Key Insights On Treating Hallux Limitus

By Justin Franson, DPM, and Babak Baravarian, DPM

      Hallux limitus, by definition, is a decrease in sagittal plane dorsiflexion of the hallux at the first metatarsophalangeal joint (MPJ) when the foot is in a weightbearing or simulated weightbearing position. With this in mind, let us take a closer look at the treatment approaches to this condition.       Normal range of dorsiflexion motion of the first MPJ should be 65 to 75 degrees in order to allow for a normal gait. Near the end of the propulsive phase of gait, the leg has a 45-degree position to the floor and the ankle is in about 20 degrees of plantarflexion to the leg. This position requires the hallux to be able to dorsiflex 65 degrees. Anything less requires accommodation or adaptation from the surrounding joints. This compensation can come from gait changes, such as subtalar joint supination and walking on the outside of the foot, subtalar joint pronation with foot abduction, etc.       We often speak of functional versus structural hallux limitus. A decrease in joint motion in the loaded and unloaded foot is structural hallux limitus. In regard to functional hallux limitus, there is limitation only when the foot is weightbearing or loaded.

Understanding The Evolution And Degrees Of Hallux Limitus

      The mechanical fault of hallux limitus over time can cause articular damage to the first MPJ and can also have a negative impact on the surrounding joints and tissues. Joint degeneration over time can lead to joint ankylosis or hallux rigidus.       It should be noted that most of the orthopedic literature uses the term “hallux rigidus” instead of “hallux limitus.” In the podiatric literature, we typically refer to hallux rigidus as the end stage of hallux limitus, when motion is absent or severely restricted to the point of near ankylosis.       There are several different grading systems for hallux limitus/rigidus. A generic and very general summary of the hallux limitus classification using a four-stage outline is as follows:       Grade I: limited motion of the first MPJ, mild pain, no significant degenerative joint disease (DJD), minimal osteophyte       Grade II: limited motion, pain, early DJD, osteophyte       Grade III: limited motion, pain, DJD, osteophyte       Grade IV: joint ankylosis, end stage DJD       The classification system is important because it can help dictate the treatment approach. The problem, however, is that it does not take into account the age of the patient or the specific etiology. Both of these factors are of utmost importance in treatment and procedure selection.       The etiologies or contributing factors in the development of hallux limitus include the following: a long first metatarsal/first ray; a hypermobile or immobile first ray; osteochondral lesion; degenerative joint disease of the first MPJ; trauma; elevated first ray; first metatarsal head morphology (square head); and soft tissue constraints including tightness of the flexor hallucis brevis and the sesamoid apparatus. More often than not, we find a combination of factors that contribute to the development of hallux limitus.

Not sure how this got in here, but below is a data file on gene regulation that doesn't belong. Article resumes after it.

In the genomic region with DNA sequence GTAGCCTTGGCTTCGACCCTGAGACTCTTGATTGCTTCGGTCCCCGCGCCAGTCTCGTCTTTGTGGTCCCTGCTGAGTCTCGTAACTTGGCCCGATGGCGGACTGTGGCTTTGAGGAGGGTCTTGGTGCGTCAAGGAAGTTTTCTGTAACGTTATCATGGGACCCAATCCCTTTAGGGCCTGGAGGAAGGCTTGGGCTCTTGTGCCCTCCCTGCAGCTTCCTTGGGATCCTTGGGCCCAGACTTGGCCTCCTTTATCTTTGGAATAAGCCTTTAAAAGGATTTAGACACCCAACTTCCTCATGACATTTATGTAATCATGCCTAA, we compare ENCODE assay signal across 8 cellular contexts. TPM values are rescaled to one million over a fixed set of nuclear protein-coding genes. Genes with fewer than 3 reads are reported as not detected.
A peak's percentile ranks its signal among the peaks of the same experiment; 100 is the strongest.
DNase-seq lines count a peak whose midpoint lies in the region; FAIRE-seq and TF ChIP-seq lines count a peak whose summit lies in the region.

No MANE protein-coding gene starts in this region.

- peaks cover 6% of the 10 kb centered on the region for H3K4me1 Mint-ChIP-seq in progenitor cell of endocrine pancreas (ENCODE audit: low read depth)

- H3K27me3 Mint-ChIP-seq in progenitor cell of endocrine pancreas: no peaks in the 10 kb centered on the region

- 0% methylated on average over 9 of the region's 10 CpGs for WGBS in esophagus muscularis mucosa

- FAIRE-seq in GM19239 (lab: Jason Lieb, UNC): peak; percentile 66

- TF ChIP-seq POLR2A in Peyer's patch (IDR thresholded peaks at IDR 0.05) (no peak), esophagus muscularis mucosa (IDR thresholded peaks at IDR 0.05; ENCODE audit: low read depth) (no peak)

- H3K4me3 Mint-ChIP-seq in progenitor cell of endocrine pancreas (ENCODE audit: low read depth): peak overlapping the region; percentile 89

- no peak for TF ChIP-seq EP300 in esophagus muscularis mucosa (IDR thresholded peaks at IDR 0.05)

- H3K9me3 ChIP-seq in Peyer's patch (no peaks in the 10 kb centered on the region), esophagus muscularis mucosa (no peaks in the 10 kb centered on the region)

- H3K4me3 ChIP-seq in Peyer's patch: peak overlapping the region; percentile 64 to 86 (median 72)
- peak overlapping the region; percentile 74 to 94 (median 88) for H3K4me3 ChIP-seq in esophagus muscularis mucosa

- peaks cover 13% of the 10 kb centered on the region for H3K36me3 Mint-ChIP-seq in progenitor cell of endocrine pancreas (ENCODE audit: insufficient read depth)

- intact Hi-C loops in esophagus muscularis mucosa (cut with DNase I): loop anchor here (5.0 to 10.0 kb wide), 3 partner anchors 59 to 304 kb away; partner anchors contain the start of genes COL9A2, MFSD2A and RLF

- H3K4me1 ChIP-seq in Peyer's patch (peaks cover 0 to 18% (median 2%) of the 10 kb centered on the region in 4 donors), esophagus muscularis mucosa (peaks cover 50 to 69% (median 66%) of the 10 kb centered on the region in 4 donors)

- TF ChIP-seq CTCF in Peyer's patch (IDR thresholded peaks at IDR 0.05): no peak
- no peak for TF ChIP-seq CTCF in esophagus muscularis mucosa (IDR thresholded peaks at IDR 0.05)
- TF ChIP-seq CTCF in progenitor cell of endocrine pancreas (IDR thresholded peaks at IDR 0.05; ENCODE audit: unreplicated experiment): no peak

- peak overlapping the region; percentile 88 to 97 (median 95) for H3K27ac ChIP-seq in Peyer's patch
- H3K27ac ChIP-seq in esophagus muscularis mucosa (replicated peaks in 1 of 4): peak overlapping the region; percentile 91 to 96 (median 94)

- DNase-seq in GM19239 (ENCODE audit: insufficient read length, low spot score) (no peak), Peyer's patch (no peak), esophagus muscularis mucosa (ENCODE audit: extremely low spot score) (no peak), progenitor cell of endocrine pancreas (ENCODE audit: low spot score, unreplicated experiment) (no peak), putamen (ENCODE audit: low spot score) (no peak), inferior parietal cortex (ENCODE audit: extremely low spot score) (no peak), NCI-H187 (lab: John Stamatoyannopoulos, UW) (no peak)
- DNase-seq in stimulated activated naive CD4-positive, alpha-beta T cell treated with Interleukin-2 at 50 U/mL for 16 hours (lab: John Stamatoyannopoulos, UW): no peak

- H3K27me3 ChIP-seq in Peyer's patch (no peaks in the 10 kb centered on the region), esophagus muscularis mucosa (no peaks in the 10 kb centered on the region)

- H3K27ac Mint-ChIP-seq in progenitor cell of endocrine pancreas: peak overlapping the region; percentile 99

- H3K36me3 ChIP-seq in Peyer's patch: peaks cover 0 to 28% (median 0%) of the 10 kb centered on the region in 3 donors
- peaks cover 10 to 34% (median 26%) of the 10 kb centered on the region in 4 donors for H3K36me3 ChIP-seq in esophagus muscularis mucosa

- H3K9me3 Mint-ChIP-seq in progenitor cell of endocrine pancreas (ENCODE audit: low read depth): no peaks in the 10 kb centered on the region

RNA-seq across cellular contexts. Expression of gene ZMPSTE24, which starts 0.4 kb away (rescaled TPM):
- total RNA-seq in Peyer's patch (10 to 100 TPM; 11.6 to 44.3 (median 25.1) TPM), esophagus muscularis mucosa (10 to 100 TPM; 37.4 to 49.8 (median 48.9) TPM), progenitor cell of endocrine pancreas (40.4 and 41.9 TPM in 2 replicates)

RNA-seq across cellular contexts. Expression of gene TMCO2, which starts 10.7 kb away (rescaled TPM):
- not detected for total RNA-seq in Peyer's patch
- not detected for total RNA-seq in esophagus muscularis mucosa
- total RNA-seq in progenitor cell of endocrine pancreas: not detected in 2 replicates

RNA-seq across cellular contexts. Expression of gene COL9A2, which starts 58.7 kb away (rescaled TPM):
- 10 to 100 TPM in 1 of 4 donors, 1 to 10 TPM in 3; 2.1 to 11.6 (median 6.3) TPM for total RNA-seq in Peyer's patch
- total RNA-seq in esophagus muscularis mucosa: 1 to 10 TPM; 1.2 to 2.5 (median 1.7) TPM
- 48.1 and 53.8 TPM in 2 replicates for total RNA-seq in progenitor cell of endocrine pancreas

A Guide To Conservative Treatments

      In addition to antiinflammatory medications, the nonoperative approaches to the treatment of hallux limitus include efforts to increase or restrict motion of the first MPJ. One may incorporate physical therapy to mobilize functional motion loss of the first MPJ. Indications for custom orthotics with accommodations to increase first MPJ range of motion include cases with a functional hallux limitus without much evidence of joint degeneration. These are typically the younger patients without a long history of joint pain.       Most patients with chronic joint pain will respond better to efforts to limit stress and motion through the first MPJ. One can decrease stress by utilizing orthotics with a Morton’s extension, stiff-soled shoes, a metatarsal bar and rocker-bottom shoes.       Use intraarticular steroid injections sparingly. The goal of conservative treatment is to allow an active lifestyle with minimal to no pain in the first MPJ. If one cannot achieve this with the aforementioned options, consider surgery.

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